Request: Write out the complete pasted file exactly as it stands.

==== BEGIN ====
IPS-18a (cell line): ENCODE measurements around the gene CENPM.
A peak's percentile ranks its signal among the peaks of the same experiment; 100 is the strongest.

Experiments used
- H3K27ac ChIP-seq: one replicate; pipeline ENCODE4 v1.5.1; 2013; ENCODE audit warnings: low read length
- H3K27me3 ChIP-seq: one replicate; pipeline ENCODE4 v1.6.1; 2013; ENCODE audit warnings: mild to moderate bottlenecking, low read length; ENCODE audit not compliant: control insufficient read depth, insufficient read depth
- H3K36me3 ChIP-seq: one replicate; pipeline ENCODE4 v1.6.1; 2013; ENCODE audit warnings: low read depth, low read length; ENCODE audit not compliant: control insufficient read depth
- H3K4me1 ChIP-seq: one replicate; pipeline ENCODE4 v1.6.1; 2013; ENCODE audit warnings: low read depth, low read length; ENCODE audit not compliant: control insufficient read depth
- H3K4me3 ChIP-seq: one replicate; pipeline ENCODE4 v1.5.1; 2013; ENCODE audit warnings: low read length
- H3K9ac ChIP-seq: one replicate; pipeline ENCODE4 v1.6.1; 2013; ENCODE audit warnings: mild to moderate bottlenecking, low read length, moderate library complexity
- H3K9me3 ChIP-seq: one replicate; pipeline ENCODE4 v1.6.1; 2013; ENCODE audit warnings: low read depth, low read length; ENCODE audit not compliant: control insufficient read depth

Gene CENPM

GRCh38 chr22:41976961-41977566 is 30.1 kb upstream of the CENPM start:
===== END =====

IPS-18a (cell line): ENCODE measurements around the gene CENPM.
A peak's percentile ranks its signal among the peaks of the same experiment; 100 is the strongest.

Experiments used
- H3K27ac ChIP-seq: one replicate; pipeline ENCODE4 v1.5.1; 2013; ENCODE audit warnings: low read length
- H3K27me3 ChIP-seq: one replicate; pipeline ENCODE4 v1.6.1; 2013; ENCODE audit warnings: mild to moderate bottlenecking, low read length; ENCODE audit not compliant: control insufficient read depth, insufficient read depth
- H3K36me3 ChIP-seq: one replicate; pipeline ENCODE4 v1.6.1; 2013; ENCODE audit warnings: low read depth, low read length; ENCODE audit not compliant: control insufficient read depth
- H3K4me1 ChIP-seq: one replicate; pipeline ENCODE4 v1.6.1; 2013; ENCODE audit warnings: low read depth, low read length; ENCODE audit not compliant: control insufficient read depth
- H3K4me3 ChIP-seq: one replicate; pipeline ENCODE4 v1.5.1; 2013; ENCODE audit warnings: low read length
- H3K9ac ChIP-seq: one replicate; pipeline ENCODE4 v1.6.1; 2013; ENCODE audit warnings: mild to moderate bottlenecking, low read length, moderate library complexity
- H3K9me3 ChIP-seq: one replicate; pipeline ENCODE4 v1.6.1; 2013; ENCODE audit warnings: low read depth, low read length; ENCODE audit not compliant: control insufficient read depth

Gene CENPM

GRCh38 chr22:41976961-41977566 is 30.1 kb upstream of the CENPM start: